The contributor provides a complete summary of the pathogenesis of globoid cell leukodystrophy which was also discussed by participants. The conference moderator lead participants in reviewing the broad categories of storage diseases: induced and inherited. In general, storage diseases are characterized by accumulation of a substance that exceeds the capacity of that cell to digest or dispose of that substance. Inherited storage diseases are almost always proved to be due to lysosomal deficits, and commonly occur in young animals owing to the fact that they are caused by genetic defects. Inherited storage disease categories were mentioned: sphingolipidoses, glycoproteinoses, mucopolysaccharidoses, glycogenoses, mucolipidoses, ceroid-lipofuscinoses, and Lafora disease. Induced storage diseases have been produced by ingestion of plants containing swainsonine (an indolizidine alkaloid) and plants of the Trachyandra spp. and Phalaris spp. genera.1


Finally, of the inherited storage diseases, the moderator reviewed sphingolipidoses:


Sphingolipidosis category

Common name



Cellular vacuolation

Animals affected

GM1 Gangliosidosis



GM1 ganglioside, some oligosaccharides

Neurons & macrophages

Cats, dogs, cattle, sheep

GM2 Gangliosidosis

Tay Sachs; Sandoff disease


GM2 ganglioside, +/- globoside

Neurons & macrophages

Cats, dogs, Yorkshire pigs


Gaucher’s disease



Neurons & macrophages (not in cerebellar Purkinje cells or spinal cord)

Sydney Silky Terrier


Niemann-Pick type A


Sphingomyelin, cholesterol and ganglioside

Neurons & macrophages

Cats, miniature poodles


Niemann-Pick type C

NPC 1 or NPC 2 proteins

NPC 1 or NPC 2 proteins

Neurons & macrophages

Cats, Boxer dogs



?-galactosidase & ?-neuraminidase

Gangliosides and oligosaccharides

Neurons & macrophages

Schipperke dogs


Globoid cell leukodystrophy; Krabbe’s disease

Galactocerebrosidase (GALC)

Galactocerebroside and galactosylsphingosine (psychosine)

Macrophages only (globoid cells)

Cats, mutant Twitcher mice4, polled Dorset sheep

Chart adapted from:  Cantile C, Youssef S. Nervous system. In: Maxie MG ed. Jubb, Kennedy, and Palmer’s Pathology of Domestic Animals. Vol. 1. 6th ed. St. Louis, MO: Elsevier; 2016:284-293.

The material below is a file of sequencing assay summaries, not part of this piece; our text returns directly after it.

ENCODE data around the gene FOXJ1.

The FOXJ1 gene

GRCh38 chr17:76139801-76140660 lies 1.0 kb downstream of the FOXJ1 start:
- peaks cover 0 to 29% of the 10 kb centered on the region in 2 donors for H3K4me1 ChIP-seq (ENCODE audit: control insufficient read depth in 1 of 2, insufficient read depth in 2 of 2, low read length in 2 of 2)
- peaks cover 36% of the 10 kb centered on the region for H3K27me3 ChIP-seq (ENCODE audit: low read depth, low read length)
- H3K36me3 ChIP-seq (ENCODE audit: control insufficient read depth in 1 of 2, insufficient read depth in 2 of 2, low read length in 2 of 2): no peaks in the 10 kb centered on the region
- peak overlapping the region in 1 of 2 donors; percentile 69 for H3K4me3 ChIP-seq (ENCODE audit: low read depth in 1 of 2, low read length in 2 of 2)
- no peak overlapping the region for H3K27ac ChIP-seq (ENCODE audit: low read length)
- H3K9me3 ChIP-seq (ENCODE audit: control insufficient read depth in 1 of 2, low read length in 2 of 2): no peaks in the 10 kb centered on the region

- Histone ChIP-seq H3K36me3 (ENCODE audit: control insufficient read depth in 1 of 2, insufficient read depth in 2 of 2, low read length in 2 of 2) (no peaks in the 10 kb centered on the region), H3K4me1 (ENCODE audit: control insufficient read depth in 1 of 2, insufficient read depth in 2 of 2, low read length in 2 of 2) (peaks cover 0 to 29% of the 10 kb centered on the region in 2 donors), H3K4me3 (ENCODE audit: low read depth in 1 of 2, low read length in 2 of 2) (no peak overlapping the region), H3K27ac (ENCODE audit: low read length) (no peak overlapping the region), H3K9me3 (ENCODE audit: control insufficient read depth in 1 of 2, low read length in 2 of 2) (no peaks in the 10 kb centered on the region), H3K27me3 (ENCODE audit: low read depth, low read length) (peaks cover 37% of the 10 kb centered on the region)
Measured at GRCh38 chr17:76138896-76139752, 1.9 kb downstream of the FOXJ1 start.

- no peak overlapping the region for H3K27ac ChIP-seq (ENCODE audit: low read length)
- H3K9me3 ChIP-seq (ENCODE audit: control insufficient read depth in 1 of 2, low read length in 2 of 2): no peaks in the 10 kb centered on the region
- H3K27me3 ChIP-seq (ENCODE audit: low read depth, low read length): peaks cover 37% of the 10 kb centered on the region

Several attendees expressed concern with the diagnosis in this case, noting the previous history severe trauma, the lack of any mention of lesions elsewhere in the central nervous system, as well as the lack of any specific identification of material contained within macrophages in the examined sections.  Moveover, as is the case with strays, there is a lack of a familial history.  There was general concern that the lesion may be a long-term sequel to the severe neurologic trauma noted weeks prior to this case. 


Contributing Institution:

University of California, Davis

Veterinary Medical Teaching Hospital

Anatomic Pathology Service



  1. Cantile C, Youssef S. Nervous system. In: Maxie MG ed. Jubb, Kennedy, and Palmer’s Pathology of Domestic Animals. Vol. 1. 6th ed. St. Louis, MO: Elsevier; 2016:284-293, 301-303.
  2. Johnson, K. Globoid Leukodystrophy in the Cat. J Am Vet Med Assoc. 1970:157(12):2057-2064.
  3. Kobayashi T, Yamanaka T, Jacobs J, et al. The twitcher mouse: an enzymatically authentic model of human globoid cell leukodystrophy (Krabb disease). Brain Res. 1980;202:479-483.
  4. Krinke GJ. Neuropathologic analysis of the peripheral nervous system. In: Bolon B, Butt MT, ed. Fundamental Neuropathology for Pathologists and Toxicologists. Hoboken, NJ: John Wiley & Sons, Inc.; 2011:378-379.
  5. Maxie MG, Youssef S: The nervous system. In: Maxie MG ed. Jubb, Kennedy, and Palmer’s Pathology of Domestic Animals. Vol. 1. 5th ed. Philadelphia, PA: Elsevier Saunders; 2007:381-382.
  6. Pritchard D, Napthine D, Sinclair A. Globoid cell leucodystrophy in Polled Dorset sheep. Vet Path. 1980;17:399-405.
  7. Sigurdson C, Basaraba R, Mazzaferro E, Gould D. Globoid Cell-like Leukodystrophy in a Domestic Longhaired Cat. Vet Pathol. 2002;39:494-496.
  8. Summers B, Cummings J, de Lahunta A. Veterinary Neuropathology. St. Louis, MO: Mosby; 1995:220-221.
  9. Wenger, D, Victoria T, Rafi M, Luzi P, Vanier M, Vite C, Patterson D, Haskins M. Globoid cell leukodystrophy in Cairn and West Highland White Terriers. J Hered. 1999; 90:138-142.
  10. Zachary JF: Nervous system. In: McGavin MD, Zachary JF eds. Pathologic Basis of Veterinary Disease. 4th ed. St. Louis, MO: Mosby Elsevier; 2007:931-932.

Click the slide to view.

1-1. Cerebellum and brainstem, cat.

1-2. Cerebellum and brainstem, cat.

1-3. Cerebellum white matter, cat.

1-4. Cerebellum white matter, cat.

1-5. Cerebellum white matter, cat.